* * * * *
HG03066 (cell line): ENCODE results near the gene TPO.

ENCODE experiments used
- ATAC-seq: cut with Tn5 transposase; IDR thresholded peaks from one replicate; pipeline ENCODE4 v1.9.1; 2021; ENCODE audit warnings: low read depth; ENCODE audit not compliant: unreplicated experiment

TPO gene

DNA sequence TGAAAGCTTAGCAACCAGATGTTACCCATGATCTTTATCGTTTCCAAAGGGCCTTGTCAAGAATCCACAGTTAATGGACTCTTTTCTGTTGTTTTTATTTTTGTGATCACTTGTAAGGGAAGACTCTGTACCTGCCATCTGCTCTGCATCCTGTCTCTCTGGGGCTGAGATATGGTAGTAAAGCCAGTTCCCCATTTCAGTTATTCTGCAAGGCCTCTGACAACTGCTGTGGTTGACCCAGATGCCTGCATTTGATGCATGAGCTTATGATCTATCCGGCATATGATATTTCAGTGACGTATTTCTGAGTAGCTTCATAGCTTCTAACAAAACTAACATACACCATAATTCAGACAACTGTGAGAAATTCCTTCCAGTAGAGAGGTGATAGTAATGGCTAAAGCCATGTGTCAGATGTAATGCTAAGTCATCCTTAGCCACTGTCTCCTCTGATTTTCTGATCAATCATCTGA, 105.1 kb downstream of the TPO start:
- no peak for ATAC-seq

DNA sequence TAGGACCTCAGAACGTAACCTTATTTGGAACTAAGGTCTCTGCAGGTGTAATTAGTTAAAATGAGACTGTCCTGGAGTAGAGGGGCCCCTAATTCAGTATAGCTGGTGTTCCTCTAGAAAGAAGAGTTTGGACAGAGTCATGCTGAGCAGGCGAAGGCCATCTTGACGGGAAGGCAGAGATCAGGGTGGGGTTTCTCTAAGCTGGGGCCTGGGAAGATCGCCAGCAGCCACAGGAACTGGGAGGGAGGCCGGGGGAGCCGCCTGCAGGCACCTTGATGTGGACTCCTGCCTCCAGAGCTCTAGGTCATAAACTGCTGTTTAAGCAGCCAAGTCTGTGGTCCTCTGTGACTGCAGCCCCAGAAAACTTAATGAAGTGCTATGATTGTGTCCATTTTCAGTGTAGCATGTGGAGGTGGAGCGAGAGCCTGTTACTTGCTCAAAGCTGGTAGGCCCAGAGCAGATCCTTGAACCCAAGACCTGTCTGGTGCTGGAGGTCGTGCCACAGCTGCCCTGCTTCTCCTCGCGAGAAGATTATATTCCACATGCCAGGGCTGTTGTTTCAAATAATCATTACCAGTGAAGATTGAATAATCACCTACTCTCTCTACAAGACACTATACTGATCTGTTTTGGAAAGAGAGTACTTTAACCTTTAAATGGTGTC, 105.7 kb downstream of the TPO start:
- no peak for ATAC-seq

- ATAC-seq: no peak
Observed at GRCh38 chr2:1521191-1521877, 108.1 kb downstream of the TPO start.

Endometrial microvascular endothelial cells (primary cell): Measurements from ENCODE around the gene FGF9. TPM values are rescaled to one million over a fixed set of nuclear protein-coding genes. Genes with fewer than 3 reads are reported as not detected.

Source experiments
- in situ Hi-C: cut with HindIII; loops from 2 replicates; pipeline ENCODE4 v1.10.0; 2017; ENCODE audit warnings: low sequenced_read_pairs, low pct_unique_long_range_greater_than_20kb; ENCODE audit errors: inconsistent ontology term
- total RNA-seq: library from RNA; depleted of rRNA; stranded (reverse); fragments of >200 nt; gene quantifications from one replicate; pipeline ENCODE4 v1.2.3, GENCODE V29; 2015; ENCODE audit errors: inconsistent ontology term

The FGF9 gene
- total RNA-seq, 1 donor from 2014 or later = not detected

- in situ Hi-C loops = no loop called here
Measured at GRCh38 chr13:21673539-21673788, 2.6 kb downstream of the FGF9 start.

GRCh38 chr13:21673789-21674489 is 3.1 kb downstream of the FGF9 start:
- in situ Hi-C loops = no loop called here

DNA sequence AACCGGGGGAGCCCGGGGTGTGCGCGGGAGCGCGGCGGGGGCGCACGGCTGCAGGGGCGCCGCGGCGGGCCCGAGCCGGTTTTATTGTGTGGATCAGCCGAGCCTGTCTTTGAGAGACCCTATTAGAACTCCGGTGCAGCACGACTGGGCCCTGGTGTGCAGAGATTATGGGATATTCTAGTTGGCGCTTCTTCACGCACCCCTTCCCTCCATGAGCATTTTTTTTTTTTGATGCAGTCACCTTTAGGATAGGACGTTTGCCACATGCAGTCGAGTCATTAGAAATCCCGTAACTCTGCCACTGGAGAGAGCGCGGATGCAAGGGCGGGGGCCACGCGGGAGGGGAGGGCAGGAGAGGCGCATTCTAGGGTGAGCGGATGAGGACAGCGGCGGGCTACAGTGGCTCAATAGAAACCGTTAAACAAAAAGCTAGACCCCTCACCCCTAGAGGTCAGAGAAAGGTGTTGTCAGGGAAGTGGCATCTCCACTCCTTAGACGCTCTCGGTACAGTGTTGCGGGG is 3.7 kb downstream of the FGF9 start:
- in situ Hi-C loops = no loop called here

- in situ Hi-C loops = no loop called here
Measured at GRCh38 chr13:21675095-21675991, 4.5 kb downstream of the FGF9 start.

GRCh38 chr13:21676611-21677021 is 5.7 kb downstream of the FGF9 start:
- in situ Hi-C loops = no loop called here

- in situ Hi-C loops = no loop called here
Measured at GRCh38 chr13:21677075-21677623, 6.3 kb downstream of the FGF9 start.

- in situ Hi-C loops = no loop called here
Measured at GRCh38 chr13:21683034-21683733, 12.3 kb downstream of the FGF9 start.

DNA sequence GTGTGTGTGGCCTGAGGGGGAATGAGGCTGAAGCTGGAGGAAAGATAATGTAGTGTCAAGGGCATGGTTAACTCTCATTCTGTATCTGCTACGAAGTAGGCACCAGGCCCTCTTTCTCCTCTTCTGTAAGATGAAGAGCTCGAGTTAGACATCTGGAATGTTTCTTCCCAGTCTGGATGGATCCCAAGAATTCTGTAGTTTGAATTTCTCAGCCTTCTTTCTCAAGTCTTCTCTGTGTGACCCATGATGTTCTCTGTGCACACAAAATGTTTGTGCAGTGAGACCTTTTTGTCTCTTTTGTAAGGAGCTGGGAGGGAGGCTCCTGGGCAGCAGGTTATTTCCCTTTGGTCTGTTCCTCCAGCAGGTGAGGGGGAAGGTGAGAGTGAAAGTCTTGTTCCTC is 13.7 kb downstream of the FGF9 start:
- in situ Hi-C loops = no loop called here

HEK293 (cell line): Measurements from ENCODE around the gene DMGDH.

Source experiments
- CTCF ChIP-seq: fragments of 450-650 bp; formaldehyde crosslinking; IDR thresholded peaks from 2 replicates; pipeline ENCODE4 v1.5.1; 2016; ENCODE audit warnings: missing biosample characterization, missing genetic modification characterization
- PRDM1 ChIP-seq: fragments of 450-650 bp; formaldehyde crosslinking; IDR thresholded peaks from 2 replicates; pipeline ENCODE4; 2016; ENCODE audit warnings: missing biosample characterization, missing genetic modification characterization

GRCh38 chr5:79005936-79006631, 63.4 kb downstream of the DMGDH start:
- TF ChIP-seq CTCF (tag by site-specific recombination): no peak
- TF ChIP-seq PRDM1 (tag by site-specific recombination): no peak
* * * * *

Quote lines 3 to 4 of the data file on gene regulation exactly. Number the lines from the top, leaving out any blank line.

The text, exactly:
- ATAC-seq: cut with Tn5 transposase; IDR thresholded peaks from one replicate; pipeline ENCODE4 v1.9.1; 2021; ENCODE audit warnings: low read depth; ENCODE audit not compliant: unreplicated experiment

TPO gene